The ancillary question is probably more important.

    What makes a “killed person” acceptable to the FSA?

    Again, that’s easy – he is acceptable if his previous reports in previous investigations support the FSA’s view of a breach.

    And the next ancillary question?

    What incentive is there to a “skilled person” always to find an IFAs files to be non-compliant?

    Again, that’s easy. If he always finds something wrong with IFAs’ files – and whose amongst us has perfect files? – he will always be acceptable to the IFA for appointment as a skilled person and to charge the target IFA for the privilege.

    I hope that’s cleared that up.

  6. What is a skilled person?

    Easy – he is a person whose appointment the FSA will agree to when they have issued a Past Business Review or S.166 Notice.

    The ancillary question is probably more important.

    What makes a “killed person” acceptable to the FSA?

    Again, that’s easy – he is acceptable if his previous reports in previous investigations support the FSA’s view of a breach.

    And the next ancillary question?

    What incentive is there to a “skilled person” always to find an IFAs files to be non-compliant?

    Again, that’s easy. If he always finds something wrong with IFAs’ files – and whose amongst us has perfect files? – he will always be acceptable to the IFA for appointment as a skilled person and to charge the target IFA for the privilege.

    I hope that’s cleared that up.

  7. Again the FSA put an IFA firm out of business, then the FSCS ask the few of us remaining to pick up the bill for their puported failings?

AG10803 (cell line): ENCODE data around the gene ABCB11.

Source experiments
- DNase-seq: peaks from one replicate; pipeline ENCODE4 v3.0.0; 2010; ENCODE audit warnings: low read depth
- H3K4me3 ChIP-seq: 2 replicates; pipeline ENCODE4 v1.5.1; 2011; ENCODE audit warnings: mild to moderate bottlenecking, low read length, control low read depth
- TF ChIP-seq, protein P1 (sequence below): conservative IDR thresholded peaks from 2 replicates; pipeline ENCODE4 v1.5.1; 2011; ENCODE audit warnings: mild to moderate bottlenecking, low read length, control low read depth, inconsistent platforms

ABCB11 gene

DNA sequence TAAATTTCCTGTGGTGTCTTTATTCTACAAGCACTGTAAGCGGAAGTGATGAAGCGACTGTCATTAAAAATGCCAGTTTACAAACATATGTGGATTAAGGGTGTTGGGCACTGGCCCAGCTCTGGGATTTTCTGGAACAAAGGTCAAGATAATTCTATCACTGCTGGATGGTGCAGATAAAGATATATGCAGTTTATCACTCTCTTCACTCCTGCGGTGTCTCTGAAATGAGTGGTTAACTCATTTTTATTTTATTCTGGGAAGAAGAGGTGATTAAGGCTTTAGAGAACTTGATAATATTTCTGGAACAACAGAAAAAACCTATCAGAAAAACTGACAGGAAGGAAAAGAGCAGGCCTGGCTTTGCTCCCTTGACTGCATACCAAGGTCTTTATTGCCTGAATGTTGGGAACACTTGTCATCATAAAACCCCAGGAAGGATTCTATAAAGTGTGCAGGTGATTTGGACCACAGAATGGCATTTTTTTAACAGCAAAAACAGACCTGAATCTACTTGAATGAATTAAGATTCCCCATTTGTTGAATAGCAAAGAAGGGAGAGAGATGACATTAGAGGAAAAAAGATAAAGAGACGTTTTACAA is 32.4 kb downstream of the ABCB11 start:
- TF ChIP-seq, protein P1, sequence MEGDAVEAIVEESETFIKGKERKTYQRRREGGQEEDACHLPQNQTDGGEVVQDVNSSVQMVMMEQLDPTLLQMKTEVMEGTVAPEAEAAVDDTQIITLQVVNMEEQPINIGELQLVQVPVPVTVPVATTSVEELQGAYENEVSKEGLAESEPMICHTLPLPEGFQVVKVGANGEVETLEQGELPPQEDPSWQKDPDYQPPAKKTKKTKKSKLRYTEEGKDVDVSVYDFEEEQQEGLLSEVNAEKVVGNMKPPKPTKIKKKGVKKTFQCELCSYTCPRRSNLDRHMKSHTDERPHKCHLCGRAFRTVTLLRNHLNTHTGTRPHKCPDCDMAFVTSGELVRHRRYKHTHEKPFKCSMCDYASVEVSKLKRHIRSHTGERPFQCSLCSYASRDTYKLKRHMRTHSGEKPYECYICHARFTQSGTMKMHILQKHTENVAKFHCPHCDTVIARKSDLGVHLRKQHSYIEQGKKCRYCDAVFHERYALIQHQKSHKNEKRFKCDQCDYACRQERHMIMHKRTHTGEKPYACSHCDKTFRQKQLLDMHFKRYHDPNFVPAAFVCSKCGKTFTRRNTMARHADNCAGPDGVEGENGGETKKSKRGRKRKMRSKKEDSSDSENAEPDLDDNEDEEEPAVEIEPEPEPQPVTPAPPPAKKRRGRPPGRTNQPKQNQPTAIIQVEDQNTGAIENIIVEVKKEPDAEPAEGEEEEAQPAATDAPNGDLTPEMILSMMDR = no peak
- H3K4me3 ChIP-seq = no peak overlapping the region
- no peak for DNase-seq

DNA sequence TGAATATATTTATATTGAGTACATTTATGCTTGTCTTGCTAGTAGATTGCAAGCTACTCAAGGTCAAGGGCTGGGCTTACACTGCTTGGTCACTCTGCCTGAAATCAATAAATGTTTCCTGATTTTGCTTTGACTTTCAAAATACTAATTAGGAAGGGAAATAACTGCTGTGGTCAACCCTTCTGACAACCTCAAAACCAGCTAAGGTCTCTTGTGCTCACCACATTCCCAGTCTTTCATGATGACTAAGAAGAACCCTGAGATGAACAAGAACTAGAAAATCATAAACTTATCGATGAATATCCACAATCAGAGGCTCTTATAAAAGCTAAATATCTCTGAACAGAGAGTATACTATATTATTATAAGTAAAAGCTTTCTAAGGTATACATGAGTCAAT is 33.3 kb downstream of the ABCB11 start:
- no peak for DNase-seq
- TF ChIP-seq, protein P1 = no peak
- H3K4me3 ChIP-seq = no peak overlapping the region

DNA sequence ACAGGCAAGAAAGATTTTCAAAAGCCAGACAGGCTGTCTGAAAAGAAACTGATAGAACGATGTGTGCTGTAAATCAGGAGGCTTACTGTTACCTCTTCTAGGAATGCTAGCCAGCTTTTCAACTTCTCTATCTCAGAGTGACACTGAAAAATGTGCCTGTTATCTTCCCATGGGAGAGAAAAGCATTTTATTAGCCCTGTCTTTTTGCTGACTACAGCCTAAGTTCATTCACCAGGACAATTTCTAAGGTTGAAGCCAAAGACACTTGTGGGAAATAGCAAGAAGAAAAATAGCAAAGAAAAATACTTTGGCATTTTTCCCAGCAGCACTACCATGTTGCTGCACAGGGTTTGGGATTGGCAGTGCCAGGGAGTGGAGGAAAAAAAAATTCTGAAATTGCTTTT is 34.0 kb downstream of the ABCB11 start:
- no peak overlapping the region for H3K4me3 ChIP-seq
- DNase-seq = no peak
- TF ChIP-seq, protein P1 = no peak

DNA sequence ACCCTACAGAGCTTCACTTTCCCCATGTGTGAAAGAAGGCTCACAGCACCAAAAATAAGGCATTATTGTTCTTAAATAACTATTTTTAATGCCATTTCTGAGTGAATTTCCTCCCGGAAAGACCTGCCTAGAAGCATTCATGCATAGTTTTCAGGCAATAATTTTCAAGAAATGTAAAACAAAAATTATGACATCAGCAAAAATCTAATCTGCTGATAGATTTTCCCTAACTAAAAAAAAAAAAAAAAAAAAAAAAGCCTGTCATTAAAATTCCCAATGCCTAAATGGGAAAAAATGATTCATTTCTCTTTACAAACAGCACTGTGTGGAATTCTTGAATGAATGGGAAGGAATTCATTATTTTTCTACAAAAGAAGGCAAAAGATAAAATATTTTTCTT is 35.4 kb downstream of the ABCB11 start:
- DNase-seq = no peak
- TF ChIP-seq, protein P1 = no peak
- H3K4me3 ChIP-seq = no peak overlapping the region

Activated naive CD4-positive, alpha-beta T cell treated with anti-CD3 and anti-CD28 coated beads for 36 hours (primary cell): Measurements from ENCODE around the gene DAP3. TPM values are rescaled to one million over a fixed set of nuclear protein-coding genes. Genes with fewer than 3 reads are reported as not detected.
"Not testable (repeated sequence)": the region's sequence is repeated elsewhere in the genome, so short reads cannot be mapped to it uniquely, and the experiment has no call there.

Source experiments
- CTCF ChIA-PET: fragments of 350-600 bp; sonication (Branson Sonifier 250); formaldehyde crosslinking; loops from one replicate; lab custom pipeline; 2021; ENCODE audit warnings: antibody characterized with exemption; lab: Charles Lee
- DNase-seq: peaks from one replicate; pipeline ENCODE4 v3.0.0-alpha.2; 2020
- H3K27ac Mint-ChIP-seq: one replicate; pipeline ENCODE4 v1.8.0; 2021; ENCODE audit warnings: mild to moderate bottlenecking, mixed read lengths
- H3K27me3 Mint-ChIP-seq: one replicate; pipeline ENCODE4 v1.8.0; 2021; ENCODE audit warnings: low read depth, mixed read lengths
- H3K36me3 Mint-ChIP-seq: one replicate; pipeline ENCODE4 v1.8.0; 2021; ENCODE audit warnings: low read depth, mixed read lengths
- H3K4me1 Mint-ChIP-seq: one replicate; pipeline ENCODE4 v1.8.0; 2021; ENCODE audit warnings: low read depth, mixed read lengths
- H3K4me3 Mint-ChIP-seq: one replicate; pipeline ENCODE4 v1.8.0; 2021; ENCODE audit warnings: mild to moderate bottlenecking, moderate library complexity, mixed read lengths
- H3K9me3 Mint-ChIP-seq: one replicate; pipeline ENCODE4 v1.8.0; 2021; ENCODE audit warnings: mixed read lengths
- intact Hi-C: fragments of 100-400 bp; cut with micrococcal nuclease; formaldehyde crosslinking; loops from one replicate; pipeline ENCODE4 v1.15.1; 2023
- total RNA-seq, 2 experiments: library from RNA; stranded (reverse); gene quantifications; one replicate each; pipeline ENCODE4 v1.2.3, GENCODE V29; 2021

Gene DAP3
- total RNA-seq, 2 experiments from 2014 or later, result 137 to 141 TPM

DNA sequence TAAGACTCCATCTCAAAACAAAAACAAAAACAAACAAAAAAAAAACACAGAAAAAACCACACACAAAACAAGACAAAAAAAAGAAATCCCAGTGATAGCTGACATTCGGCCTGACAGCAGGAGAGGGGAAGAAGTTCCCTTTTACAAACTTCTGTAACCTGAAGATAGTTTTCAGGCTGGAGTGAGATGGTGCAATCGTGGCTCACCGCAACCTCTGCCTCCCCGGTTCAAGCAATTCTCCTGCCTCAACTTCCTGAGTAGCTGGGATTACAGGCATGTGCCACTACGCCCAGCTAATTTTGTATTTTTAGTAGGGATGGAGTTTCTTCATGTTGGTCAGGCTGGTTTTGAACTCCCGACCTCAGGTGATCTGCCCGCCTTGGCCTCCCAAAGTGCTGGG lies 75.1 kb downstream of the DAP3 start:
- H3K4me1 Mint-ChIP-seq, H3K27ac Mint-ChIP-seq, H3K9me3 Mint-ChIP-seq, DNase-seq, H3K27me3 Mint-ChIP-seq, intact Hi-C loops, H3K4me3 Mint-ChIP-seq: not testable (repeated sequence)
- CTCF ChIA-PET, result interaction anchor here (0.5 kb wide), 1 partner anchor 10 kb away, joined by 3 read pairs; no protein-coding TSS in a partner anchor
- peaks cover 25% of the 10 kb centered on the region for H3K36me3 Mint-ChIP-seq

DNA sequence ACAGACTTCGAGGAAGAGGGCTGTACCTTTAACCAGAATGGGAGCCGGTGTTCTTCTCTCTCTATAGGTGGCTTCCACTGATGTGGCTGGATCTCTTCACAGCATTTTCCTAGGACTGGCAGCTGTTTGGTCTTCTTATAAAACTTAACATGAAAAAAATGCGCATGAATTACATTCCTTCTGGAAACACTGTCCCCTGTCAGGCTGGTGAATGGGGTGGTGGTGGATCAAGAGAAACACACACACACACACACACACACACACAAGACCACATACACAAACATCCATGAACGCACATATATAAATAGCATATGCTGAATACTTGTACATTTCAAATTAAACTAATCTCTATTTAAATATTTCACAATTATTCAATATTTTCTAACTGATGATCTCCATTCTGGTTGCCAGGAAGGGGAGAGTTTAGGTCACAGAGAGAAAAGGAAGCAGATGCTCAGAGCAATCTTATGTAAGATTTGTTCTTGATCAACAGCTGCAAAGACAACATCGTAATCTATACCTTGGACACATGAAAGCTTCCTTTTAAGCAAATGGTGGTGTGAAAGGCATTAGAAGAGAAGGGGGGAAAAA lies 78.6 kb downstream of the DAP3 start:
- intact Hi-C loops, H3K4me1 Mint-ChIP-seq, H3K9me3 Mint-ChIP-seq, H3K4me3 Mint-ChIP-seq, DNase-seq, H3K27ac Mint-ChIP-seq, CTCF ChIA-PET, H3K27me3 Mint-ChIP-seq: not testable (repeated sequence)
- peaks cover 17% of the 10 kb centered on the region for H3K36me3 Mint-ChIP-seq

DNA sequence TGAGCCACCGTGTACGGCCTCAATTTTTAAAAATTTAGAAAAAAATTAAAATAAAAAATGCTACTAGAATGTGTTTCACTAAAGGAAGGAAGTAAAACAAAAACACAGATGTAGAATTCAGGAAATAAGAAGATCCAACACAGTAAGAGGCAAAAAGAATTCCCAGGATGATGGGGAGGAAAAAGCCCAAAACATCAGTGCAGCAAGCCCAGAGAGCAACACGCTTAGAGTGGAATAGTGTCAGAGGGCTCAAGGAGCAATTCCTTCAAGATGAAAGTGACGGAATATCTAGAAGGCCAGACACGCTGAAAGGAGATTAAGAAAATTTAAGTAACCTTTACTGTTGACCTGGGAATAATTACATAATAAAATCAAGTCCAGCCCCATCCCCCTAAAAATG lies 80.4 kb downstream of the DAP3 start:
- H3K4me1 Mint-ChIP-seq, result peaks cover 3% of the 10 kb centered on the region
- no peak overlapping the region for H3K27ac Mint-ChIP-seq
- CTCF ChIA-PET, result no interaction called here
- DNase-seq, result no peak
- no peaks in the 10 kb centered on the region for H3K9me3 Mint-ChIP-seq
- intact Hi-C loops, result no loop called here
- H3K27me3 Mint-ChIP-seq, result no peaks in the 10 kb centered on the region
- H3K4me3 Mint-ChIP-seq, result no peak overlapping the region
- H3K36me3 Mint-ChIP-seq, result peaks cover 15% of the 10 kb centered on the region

It is time to get our common law and human rights back.

  8. Mr G: “There were probably a large proportion of the AR’s that were very compliant and good at their job.” The evidence very strongly suggests otherwise; a 98% failure rate is very poor by any standard, which brings me on to…

    Mr Sampson: As a lawyer, you will be well aware of the need to avoid defaming professionals. Skilled persons are appointed for, inter alia, their independence; I suspect most appointments are of qualified accountants and – *gasp* – lawyers, both of which groups are of course subject to their own code of professional ethics when undertaking an assignment. I’m sure you’re not suggesting there is any collusion or undue influence between them and the FSA and will be happy to confirm that for the benefit of this audience.

  9. Gosh, so much for being protected by being a member of a network. At least if you are directly authorised you can be responsible for your own actions and can directly react to comments or instructions from the FSA. These poor advisers have had their living stopped even though they followed the network’s rules, presumably. How tough.

  10. Or is that A2O attracted certain likeminded advisers following the preachings of Clive Holmes. The majoirty of advisers were ex Berkely Network were they not?

  11. Evan:

    skilled person

    a person appointed to make a report required by section 166 of the Act (Reports by skilled persons) for provision to the FSA and who must be a person:
    (a) nominated or approved by the FSA ; and
    (b) appearing to the FSA to have the skills necessary to make a report on the matter concerned.2

    Looks like there is no actual set level of qualifications, just the requirement to appear competent to the FSA!

  12. “Guilty Until Proven Innocent.

    I accept companies need to be regulated, but there were probably a large proportion of the AR’s that were very compliant and good at their job.” ….

    …. so good that 98% of their files failed a competency test! I do feel sorry though for the 2% who were possibly ‘very compliant and good’!